2019 Microsoft Licensing Requires Good Planning

Bob Potter

Published On: December 16, 2019

Categories: AWS, Licensing, Microsoft 0

On October 1, 2019, Microsoft released new licensing terms on the use of their products in the cloud. Companies that intend to bring their own Microsoft license to a public cloud provider need to give serious thought as to how costly that move will be.

I talk to SentryOne customers all the time, and I’d say at least 80% of them plan to move at least a portion of their database workloads to the cloud. Most of our customers still run their database applications either in their own data centers or from a hosted provider. Many of them assume that SentryOne only supports Microsoft’s Azure cloud platform because we have had such a longstanding relationship with Microsoft, but this is not true.

We also support SQL Server on Amazon EC2 (IaaS) and Amazon RDS (PaaS); and some SentryOne customers are moving their SQL Server to VMWare Cloud on AWS. SQL Server on AWS is a very good environment for running high-transaction, mission-critical database applications and most of our customers are happy with the support they receive.

What Happens Now?

Now that these new licensing terms are in effect, companies will have to buy Software Assurance with their new licenses to be able to move them to any environment including Azure. Software Assurance is a new way to brand software maintenance. It provides customers with new product versions, support, and mobility. Mobility is a new way to brand transferability of the license. If you move that license to Azure, you can obtain Azure Hybrid Benefit, which theoretically gives Azure customers a cost benefit.

Is this fair? I’d say it is as fair as AWS trying to convert the customer’s application over to Amazon’s cloud native Aurora once it is running on Amazon RDS.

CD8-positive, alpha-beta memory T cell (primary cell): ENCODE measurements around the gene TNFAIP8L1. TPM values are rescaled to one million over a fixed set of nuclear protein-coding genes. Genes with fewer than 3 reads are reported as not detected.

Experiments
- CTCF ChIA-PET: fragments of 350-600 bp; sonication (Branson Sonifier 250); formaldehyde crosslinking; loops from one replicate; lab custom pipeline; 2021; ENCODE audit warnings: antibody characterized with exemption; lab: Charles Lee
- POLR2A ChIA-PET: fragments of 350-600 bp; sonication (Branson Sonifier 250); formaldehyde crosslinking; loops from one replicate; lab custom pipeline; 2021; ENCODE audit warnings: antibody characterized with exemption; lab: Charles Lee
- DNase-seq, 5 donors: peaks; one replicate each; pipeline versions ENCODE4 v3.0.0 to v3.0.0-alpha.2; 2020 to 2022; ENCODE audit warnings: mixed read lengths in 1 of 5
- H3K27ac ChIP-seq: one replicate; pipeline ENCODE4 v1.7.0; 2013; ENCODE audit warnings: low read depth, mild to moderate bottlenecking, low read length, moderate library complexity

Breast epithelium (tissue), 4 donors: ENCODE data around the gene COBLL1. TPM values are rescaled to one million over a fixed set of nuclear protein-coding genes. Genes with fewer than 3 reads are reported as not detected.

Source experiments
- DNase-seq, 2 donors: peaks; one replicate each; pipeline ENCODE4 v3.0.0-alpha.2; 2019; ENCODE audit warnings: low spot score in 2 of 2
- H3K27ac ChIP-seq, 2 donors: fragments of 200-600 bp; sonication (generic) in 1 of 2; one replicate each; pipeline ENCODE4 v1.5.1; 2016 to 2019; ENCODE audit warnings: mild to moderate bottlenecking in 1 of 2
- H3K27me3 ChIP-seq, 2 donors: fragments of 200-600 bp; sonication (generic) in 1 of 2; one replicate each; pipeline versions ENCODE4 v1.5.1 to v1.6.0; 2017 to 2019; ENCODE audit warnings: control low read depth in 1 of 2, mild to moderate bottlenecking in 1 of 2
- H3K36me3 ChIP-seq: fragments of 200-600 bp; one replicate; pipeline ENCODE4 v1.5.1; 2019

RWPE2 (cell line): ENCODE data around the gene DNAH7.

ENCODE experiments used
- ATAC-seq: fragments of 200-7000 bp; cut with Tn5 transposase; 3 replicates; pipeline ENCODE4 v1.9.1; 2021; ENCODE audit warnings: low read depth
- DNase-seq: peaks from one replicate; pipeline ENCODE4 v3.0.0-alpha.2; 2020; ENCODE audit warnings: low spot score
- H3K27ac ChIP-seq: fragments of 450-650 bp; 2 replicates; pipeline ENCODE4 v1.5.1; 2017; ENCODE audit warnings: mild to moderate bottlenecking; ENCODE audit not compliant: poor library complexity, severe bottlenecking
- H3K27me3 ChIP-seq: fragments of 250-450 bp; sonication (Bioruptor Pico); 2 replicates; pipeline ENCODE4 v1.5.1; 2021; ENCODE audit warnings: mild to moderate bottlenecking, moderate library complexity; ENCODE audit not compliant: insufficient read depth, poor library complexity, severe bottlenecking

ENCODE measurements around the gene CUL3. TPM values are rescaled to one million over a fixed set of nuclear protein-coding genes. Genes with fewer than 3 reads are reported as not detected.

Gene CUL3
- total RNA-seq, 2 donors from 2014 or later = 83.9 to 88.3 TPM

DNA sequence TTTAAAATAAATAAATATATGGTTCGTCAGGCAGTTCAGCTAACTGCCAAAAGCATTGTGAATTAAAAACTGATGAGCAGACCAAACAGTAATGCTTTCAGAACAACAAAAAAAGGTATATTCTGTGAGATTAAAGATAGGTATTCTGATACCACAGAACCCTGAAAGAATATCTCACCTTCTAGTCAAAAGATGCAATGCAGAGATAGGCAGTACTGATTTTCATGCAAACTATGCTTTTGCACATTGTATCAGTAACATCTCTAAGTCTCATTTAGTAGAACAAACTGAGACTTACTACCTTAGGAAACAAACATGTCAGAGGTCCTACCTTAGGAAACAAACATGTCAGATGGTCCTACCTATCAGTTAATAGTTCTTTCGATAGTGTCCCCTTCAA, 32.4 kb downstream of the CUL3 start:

What About Azure Arc?

In November 2019, Microsoft threw another electric shock into the system when it introduced Azure Arc, a unique way to get Azure DevOps and Data Services anywhere, even in one’s private data center or AWS. By registering the Azure resource, such as Azure SQL Database, a company can run that database server outside of Azure and get core benefits such as automated updates, patching, security audits, and other goodies. Customers can now manage resources deployed within Azure and outside of Azure from the same control plane. Azure Arc enables customers to license Azure services and combine those licenses with their on-premises traditional licensing framework. How AWS responds to this gamechanger is yet to be seen.


In case you haven’t noticed, the public cloud wars have just begun. I advise companies to understand all the costs associated with moving their database workloads to the public cloud, hybrid cloud, or in the case of Azure Arc, the extended cloud. My strong advice is to always budget more than you think it will cost. If at all possible, optimize your existing environment, document it well, and resource plan thoroughly. Once you are running in the cloud, continue to monitor and optimize your environment.

As CEO, Bob is focused on accelerated global growth for SentryOne, both organically and through acquisitions. Here he provides valuable updates on key company milestones and future strategic priorities. Check back often to read Bob's insights that offer a glimpse of SentryOne beyond the technology.